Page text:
Global coordination may prove the most challenging aspect of regulating crypto
When your cryptocurrency exchange is based in the Bahamas or has no headquarters at all, chances of reclaiming your money are slim.
FTX’s founder Sam Bankman-Fried transferred $10 billion of customers’ funds to Alameda Research, all the way to Hong Kong.
According to Reuters, at least $1 billion from that sum has vanished. These are the aftermath of FTX’s collapse that put front and center the need for regulation.
But instead of clearing the foggy market of crypto, the new rules could at best protect the good, while the edgier aspects will live on.
Bahamas-based FTX filed for bankruptcy on Friday after a rush of customer withdrawals earlier this week.
A rescue deal with rival exchange Binance fell through, precipitating crypto’s highest-profile collapse in recent years.
If strong regulation will follow, the likes of Binance may stand out of reach due to their so-called decentralized finance.
Since clients’ money prove to be so chancy, the obvious regulatory fix is to force crypto companies to hold customer funds in whatever form they were deposited, rather than using it to trade or make loans.
At the end of June, the EU announced that it had reached a provisional agreement on the markets in crypto-assets or MiCA.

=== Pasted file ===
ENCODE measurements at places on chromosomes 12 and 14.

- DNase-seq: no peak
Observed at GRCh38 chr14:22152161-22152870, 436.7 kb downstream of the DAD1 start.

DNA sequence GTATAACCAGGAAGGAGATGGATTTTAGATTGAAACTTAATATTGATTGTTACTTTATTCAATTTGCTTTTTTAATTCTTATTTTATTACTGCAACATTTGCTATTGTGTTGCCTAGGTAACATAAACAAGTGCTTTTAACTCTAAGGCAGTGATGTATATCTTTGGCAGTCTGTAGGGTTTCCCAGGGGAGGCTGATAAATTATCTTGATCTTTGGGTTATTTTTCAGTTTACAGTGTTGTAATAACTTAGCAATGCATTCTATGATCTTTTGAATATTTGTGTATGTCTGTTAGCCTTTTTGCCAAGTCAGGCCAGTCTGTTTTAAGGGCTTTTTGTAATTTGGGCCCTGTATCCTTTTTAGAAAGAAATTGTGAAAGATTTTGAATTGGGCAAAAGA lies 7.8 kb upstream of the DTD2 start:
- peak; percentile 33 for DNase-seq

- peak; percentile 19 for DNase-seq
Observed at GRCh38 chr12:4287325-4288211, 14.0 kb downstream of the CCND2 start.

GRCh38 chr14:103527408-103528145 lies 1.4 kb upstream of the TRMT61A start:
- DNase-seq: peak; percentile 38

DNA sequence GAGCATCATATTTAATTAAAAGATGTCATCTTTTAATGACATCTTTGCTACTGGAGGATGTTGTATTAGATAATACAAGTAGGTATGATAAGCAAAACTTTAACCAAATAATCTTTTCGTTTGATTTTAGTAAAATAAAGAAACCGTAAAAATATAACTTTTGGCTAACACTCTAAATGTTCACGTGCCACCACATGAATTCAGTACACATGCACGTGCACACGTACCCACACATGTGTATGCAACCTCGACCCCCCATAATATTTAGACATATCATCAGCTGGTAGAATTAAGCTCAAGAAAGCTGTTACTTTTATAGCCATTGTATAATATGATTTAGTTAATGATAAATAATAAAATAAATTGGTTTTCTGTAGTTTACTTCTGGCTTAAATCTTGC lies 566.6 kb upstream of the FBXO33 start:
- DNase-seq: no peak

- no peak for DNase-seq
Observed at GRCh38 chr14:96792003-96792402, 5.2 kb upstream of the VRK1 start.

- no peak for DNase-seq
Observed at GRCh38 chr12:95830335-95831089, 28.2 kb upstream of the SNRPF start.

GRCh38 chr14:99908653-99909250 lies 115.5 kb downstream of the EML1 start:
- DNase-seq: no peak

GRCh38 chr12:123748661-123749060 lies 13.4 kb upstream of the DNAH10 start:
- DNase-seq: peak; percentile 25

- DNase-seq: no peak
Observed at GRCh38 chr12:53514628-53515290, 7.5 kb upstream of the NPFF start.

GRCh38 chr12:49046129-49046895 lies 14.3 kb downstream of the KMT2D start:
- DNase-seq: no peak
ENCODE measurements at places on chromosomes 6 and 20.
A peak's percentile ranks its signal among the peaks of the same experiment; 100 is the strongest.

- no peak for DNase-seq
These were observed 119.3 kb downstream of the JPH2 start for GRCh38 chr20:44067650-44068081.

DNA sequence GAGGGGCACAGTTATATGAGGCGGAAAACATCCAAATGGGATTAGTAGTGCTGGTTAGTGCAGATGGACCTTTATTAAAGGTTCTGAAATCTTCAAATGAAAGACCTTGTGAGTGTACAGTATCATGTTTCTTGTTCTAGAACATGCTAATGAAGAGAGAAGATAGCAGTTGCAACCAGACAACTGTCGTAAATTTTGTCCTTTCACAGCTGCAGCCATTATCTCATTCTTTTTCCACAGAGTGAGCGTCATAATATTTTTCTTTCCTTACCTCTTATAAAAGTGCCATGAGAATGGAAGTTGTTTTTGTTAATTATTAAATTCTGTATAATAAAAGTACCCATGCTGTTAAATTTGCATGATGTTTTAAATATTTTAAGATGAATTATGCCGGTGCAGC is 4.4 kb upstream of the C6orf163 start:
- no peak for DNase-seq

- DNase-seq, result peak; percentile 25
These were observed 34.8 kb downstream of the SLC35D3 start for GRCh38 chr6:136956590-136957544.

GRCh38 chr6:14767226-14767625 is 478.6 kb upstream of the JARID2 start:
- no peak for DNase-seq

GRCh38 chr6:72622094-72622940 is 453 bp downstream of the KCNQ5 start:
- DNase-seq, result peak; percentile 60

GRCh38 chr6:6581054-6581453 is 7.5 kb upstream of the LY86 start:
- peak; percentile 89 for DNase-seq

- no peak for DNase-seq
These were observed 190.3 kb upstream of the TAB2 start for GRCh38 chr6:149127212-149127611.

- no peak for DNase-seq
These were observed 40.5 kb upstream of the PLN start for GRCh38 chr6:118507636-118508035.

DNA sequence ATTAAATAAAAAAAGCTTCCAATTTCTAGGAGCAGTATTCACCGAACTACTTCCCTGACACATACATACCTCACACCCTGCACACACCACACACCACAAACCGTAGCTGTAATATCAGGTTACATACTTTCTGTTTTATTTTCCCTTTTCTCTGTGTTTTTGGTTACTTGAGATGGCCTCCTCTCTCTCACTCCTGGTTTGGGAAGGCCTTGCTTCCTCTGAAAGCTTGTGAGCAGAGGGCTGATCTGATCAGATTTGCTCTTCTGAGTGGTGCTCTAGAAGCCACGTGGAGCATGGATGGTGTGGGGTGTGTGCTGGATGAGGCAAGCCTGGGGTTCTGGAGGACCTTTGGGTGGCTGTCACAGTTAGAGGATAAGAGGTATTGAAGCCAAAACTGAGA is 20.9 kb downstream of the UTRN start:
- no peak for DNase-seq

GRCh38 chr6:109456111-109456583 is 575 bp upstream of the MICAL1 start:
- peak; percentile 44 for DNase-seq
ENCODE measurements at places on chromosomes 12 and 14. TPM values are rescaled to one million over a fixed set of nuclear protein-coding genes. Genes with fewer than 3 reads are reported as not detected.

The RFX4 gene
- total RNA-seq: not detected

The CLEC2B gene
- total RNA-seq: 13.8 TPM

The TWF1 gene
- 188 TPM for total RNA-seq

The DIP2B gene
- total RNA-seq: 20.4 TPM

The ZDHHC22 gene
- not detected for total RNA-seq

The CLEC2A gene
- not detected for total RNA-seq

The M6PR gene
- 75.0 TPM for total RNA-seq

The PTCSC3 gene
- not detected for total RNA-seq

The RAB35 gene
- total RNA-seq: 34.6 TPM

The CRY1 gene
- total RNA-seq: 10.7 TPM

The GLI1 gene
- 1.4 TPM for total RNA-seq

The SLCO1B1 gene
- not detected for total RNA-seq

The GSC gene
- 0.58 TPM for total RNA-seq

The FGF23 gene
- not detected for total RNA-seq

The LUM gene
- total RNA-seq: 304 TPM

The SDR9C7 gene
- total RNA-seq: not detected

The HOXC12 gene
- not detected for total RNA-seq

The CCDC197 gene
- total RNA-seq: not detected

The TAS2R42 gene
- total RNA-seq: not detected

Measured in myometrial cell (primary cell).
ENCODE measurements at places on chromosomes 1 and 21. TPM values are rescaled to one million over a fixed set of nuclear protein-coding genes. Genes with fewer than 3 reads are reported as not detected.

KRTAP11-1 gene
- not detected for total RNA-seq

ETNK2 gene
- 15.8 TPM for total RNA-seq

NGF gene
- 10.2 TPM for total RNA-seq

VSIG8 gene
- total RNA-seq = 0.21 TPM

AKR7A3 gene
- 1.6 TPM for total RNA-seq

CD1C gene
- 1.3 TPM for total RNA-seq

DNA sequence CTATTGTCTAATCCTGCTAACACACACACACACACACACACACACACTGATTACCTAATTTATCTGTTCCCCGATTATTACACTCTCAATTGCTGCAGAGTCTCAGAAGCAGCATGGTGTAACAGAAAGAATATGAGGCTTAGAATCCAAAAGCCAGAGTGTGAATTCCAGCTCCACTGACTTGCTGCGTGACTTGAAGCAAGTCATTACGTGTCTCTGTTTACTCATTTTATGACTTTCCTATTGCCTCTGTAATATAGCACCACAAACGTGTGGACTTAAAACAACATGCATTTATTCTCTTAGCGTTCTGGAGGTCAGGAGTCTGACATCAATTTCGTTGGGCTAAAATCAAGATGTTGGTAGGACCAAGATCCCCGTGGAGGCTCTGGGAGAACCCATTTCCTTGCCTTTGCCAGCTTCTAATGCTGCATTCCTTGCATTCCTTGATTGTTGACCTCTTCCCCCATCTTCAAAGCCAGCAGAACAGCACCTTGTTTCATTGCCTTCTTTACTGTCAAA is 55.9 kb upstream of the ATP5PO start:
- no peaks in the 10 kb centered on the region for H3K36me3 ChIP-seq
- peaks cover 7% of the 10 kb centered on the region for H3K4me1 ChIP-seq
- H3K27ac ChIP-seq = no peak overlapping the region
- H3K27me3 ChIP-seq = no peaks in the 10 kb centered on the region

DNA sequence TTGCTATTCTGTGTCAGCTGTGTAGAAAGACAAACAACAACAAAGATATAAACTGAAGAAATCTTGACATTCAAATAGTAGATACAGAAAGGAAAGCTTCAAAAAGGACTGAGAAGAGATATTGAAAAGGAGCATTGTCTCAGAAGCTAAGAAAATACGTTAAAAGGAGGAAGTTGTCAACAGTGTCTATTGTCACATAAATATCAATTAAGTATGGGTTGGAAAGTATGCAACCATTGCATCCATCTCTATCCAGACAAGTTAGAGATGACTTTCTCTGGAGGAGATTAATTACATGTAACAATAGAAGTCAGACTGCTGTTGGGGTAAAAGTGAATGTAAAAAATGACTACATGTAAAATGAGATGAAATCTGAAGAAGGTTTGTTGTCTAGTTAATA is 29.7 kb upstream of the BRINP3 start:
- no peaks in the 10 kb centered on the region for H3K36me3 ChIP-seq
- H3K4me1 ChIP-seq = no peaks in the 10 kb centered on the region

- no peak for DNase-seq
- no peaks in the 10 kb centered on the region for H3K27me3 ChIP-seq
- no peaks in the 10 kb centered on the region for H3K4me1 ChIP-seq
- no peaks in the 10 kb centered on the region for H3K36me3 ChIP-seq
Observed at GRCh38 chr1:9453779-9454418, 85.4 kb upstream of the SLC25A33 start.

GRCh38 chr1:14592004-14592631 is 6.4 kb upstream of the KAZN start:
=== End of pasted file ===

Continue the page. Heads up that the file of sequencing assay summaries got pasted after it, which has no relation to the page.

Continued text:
This brings crypto-assets, crypto-assets issuers, and crypto-asset service providers under a regulatory framework for the first time.
The rulebook forces custodians to segregate clients’ crypto holdings from the firm’s assets.
Two bills introduced this year by U.S. senators also contain prohibitions against this practice, known as “co-mingling”.
The common aim is to make sure that all users’ assets are available when they want to withdraw. But there are risks in enforcing this across the board.
Firstly, the decentralized philosophy that the crypto industry was based upon may be an insurmountable step.
For example, according to the website DefiLlama, so-called Defi has over $40 billion of total value “locked”.
This is crypto-jargon for money deposited in decentralized exchanges and other services.
Security firm Chainalysis reckons almost three-quarters of stolen crypto in 2021 was taken from Defi services.
So this corner of the industry, where developers write software to facilitate automated trading and lending products typically over the ethereum blockchain, is very hard to police.
Secondly, pinning down companies based elsewhere is quite hard. In its five years of existence, Binance has clashed with regulators all over the world.
It has an affiliated American business, Binance.US, but that company is tiny relative to the parent.
In 2017, Binance registered in the Cayman Islands. In 2019, it also registered in Seychelles.
But by 2020, authorities began calling attention to the company’s lack of licenses: Malta issued a statement saying Binance is not licensed to operate there.
Malaysia followed suit, saying Binance was operating illegally in the country.
Bankman-Fried initially said the U.S. division of FTX was insulated from the problems at his Bahamas-based exchange. Still, on Friday it filed for bankruptcy alongside the wider group.
Global coordination has proved challenging on other issues like minimum corporate tax rates. Applying a common framework for crypto could prove to be a utopia.